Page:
Much like Metal Slug, the enemy grunts (most of which look like Face from Arc System Works’ Battle Fantasia title) have a lot of quirks to them – in the first level, they will flail helplessly when caught in the quicksand and, later, enemies hiding behind shields will taunt the player but flip out when their defenses are breached. Keeping in line with the genre, the game’s boss characters usually fill the screen with their presence and the results are impressive. The backgrounds also maintain the visual flair with a lot of variety between the stages. Players will move from the desert straight into a lush jungle where enemies can hide among the foliage. Later stages see players running through mines and ruins and catching a ride on a jetbike through the city on the way to the final assault on Tiberius’ headquarters. Regardless of the area, there is always something going on in the background and in certain instances, enemies can even spring from the background to attack the player.

Rounding out the presentation is a very suitable score to accompany the action. As I mentioned previously, Hard Corps does maintain a few nods to the Contra lineage in the form of a few recognizable jingles and players will hear the expected gunfire (which changes suitably based on the weapon being discharged) and cries of the battlefield. Otherwise, given Arc System Works’ involvement, fans of the company shouldn’t be surprised Daisuke Ishiwatari lent his talent to the project. While some people immediately flag J-rock guitar work as cheesy, I feel it fits well and compliments the frantic action with heavy, fast-paced guitar work.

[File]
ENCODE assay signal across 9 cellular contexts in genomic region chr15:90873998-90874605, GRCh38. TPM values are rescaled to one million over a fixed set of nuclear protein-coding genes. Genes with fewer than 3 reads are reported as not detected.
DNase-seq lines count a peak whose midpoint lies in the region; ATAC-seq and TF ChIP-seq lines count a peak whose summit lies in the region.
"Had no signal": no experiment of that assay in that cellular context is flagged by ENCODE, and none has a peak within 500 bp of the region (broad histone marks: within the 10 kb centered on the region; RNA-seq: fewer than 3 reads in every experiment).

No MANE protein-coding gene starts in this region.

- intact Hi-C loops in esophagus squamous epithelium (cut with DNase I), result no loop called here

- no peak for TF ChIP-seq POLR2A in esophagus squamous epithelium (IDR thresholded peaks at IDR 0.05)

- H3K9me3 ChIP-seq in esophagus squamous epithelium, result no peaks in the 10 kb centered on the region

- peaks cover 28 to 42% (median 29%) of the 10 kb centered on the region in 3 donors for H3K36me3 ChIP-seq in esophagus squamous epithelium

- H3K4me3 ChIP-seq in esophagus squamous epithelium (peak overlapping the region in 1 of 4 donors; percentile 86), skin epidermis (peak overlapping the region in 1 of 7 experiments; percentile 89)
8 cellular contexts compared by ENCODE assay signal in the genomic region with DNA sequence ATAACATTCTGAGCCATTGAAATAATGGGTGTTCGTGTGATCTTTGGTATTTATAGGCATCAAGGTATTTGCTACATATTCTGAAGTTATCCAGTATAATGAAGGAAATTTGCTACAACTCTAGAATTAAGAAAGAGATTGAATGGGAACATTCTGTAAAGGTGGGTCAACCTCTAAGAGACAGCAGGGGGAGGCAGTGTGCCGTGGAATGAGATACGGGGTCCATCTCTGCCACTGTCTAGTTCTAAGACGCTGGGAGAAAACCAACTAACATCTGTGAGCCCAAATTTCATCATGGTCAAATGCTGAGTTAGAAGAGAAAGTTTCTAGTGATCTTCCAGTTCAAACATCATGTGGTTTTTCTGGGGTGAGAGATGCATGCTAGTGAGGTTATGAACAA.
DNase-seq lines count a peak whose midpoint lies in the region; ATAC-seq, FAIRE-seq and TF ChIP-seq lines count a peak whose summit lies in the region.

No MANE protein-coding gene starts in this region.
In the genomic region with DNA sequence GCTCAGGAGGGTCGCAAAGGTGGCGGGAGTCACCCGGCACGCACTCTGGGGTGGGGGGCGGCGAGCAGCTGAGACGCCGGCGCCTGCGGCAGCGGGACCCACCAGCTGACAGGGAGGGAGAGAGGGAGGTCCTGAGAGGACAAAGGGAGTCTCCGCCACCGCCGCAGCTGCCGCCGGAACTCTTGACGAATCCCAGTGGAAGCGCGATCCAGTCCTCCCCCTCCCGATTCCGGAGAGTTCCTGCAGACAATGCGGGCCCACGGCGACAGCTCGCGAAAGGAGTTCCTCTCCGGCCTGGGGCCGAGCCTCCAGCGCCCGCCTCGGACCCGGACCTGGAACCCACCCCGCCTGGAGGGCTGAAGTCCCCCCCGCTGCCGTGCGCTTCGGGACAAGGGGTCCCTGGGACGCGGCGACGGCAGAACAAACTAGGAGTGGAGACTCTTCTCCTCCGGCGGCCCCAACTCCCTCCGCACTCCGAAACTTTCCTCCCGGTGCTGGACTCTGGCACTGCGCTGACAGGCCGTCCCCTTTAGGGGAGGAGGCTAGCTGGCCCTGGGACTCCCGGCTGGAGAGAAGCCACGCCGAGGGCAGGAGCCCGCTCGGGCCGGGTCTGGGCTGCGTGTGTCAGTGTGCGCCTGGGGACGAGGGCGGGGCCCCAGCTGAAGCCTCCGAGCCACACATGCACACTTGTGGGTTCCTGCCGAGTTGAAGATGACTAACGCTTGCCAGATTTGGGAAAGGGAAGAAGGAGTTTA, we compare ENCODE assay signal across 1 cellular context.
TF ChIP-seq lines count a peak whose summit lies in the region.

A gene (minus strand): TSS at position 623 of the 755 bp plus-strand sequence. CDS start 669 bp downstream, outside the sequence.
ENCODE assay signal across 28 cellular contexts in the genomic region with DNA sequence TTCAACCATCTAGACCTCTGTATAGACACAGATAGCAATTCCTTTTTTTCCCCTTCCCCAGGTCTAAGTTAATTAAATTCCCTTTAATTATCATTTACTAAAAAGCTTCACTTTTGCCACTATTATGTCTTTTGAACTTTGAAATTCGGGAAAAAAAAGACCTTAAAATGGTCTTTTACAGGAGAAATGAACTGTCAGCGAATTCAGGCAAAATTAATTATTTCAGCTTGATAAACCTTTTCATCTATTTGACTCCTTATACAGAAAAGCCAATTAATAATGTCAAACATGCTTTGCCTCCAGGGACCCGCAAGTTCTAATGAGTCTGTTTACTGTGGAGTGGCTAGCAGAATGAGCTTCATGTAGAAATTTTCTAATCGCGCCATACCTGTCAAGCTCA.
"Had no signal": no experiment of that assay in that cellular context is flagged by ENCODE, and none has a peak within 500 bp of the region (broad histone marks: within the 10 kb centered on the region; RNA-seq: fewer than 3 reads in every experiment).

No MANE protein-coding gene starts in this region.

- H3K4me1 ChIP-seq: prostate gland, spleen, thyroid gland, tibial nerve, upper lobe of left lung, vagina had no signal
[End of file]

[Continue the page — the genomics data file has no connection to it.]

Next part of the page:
The presentation would come together as amazing if I ended there, but the one major factor that set me back is the god-awful voice acting of the main characters. While this is kept to a minimum amount of one-liners, the delivery is just painful to listen to. When you actually fight Tiberius at the end of the game, my fiancée actually felt the need to come into the room and make fun of the voice acting. I found it a bit laughable and overall I could get over it, but if there was any skidmark to point out on Hard Corps‘ presentation, this would most definitely be it.

Most run “Ëœn’ gun games live or die based on the control offered to the players and Hard Corps actually serves up a number of options as opposed to the bare bones shoot and jump. Players have access to a sprint in order to run faster and being able to dash in mid-air and double jump gives players a lot of maneuverability to avoid attacks or prevent falling down holes. The triggers also allow players to maintain a firing direction while still moving or stand still while still being able to change their firing direction.

Once players jump into the mix, the controls aren’t as complicated as they look on paper and after some time it becomes second nature. Using the analog stick, though, I did at times have issues with getting the proper position to fire diagonally while running forward. Still, overall, I found the controls to be quite tight and the game responded to my inputs very well.

Again, dedicated players will get accustomed to the controls and react instinctively and such muscle memory and pattern recognition is a must if players want to see the later stages of the game. It’s certainly no secret Hard Corps is not an easy game. I mean, it has the word “hard” right in the title and no entry of the Contra series has been a cakewalk. While this will put off a number of gamers, again, the Rising Mode allows players some forgiveness if they are willing to give the title a chance. On the other hand, masochists can apply for the game’s standard arcade mode.